"1968: the Lost Notebooks of Stephen Sellars"


The loose confederation of old hippies, non-conformists and anarchists behind Open List Publishing have decided climbing on the carousel of pre-digested publicity is a step in the wrong direction. Or else they’ve decided to bury their heads in the sand, and who can blame them? It’s a different world & nobody gives a fuck any more about their high hopes and pipe dreams.


But the Lost Notebooks of Stephen Sellars isn't nostalgia or navel-gazing. If we didn't tell you it was set in 1968, would you have figured it out? What else do you need to know ? 



● It’s set in Chicago, sort of. But probably you don’t need to know that. 


● There’s more period detail in the first paragraph of Pynchon’s Inherent Vice than in the whole of this book. Also: no sex, no rock’n’roll. (You can decide for yourself whether altered states of consciousness have anything to do with Sellars’ prose style).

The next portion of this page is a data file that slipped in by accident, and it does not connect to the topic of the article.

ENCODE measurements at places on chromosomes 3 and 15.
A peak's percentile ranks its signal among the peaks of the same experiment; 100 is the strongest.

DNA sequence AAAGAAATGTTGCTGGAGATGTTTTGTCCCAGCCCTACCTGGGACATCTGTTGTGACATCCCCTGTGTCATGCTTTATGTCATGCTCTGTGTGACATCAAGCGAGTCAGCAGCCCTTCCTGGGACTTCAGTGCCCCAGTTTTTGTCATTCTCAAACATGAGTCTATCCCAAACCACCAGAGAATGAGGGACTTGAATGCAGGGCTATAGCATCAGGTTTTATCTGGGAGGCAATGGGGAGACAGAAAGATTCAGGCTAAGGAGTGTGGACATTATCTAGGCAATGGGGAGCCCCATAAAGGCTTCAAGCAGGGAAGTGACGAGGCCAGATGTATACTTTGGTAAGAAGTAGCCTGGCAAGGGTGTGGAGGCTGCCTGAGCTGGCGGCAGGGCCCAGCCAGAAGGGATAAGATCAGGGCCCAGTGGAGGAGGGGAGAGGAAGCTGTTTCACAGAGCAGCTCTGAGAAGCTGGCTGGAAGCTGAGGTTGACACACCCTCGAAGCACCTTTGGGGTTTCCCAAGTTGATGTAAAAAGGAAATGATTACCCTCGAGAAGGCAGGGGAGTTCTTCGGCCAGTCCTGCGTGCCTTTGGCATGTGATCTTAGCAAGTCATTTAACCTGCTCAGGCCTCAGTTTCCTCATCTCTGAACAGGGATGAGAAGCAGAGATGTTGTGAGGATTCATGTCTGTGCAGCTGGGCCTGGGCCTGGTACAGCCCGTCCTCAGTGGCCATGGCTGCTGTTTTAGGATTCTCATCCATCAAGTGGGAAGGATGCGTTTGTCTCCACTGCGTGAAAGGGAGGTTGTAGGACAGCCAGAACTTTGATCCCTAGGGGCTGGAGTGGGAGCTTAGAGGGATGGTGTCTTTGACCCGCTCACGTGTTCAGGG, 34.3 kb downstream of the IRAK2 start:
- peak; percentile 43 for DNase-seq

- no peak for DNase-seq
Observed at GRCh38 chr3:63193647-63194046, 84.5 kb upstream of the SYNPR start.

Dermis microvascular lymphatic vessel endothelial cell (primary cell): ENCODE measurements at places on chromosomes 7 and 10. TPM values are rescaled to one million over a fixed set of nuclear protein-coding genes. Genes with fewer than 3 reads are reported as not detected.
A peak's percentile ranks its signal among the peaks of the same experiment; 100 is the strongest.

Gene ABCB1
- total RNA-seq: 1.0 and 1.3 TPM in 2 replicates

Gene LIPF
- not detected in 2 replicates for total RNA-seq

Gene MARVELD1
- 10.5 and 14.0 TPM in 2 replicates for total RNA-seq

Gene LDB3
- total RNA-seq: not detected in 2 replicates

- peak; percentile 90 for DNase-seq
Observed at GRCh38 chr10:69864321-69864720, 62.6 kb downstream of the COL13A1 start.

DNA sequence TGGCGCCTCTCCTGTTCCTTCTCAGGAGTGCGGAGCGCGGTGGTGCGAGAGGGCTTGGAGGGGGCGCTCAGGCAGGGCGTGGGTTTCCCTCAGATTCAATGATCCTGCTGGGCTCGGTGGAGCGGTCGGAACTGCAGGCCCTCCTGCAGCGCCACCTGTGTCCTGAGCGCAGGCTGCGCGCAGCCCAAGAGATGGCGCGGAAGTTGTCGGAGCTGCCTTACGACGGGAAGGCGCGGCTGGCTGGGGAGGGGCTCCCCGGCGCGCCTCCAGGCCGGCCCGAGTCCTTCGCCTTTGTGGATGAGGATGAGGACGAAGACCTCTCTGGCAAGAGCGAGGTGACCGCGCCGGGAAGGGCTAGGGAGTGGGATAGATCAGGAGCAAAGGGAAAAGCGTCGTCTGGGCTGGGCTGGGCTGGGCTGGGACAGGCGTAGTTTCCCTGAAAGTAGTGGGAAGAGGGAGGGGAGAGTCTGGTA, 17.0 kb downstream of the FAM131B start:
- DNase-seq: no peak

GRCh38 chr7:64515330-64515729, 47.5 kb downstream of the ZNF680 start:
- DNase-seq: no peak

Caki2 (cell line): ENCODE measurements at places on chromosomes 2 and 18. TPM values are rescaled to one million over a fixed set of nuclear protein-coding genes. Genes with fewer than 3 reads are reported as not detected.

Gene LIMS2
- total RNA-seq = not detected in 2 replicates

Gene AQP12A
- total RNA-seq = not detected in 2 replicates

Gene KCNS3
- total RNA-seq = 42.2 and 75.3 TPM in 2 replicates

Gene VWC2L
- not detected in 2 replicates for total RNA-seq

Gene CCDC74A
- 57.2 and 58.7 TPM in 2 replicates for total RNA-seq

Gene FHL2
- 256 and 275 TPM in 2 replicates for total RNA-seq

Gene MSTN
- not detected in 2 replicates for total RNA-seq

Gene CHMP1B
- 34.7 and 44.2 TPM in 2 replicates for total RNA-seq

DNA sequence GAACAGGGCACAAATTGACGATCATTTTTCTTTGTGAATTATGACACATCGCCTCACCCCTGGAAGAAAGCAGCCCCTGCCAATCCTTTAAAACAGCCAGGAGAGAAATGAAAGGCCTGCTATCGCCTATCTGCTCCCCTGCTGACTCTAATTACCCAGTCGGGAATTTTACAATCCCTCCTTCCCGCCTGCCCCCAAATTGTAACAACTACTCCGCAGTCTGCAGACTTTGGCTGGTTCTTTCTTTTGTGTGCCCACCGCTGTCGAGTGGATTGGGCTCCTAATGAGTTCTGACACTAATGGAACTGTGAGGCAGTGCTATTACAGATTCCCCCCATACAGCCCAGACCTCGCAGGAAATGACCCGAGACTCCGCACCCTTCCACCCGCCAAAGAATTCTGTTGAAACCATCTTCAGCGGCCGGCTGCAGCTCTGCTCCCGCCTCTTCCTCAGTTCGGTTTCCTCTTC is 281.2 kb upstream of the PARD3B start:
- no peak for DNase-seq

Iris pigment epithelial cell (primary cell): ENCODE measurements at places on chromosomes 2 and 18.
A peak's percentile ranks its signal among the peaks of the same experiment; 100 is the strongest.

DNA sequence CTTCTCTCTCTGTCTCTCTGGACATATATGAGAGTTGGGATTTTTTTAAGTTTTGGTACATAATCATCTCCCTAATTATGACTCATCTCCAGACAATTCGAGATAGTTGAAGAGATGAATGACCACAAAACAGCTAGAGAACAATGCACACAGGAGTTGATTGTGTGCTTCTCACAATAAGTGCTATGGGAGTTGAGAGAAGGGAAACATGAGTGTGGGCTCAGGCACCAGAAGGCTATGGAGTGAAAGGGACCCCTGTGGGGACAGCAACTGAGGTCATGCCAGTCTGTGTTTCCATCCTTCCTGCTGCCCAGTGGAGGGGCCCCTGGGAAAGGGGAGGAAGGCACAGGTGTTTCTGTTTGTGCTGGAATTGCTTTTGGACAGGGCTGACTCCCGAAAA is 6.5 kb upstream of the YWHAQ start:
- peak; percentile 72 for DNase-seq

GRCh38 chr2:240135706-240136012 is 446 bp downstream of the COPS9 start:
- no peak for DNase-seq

●It’s an old-fashioned modernist crime novel (you know, beginning middle and end, but not necessarily in that order). Or it’s a bicameral novel, obviously post-modern. It’s not an unfinished novel.


● It’s for people who enjoy reading. (But not for everyone—like that show Harry Haller takes in—so you’re not being offered a money-back guarantee.) 


●Writers mentioned by name: Edgar Allan Poe, Nathanael Hawthorne, Jack London, William Styron. Writers not mentioned by name: Stephen Crane, Nelson Algren, Norman Mailer. (Several others are also not mentioned by name.)


● It’s not the cleverest book in the pile, but don’t you just get tired of all those literary athletes out there on the track before the race, preening and oiling their muscles ? You don’t ? Well, maybe you’re sharp enough to realize the author has adopted and put in to practice some of the precepts of Herbert Quain.


● Orson Welles is in it. (He’s driving a bus.)


● Also—let’s be serious for a moment—the book is not funny. It’s serious. One or two laffs, tops.


● It’s available from major online booksellers.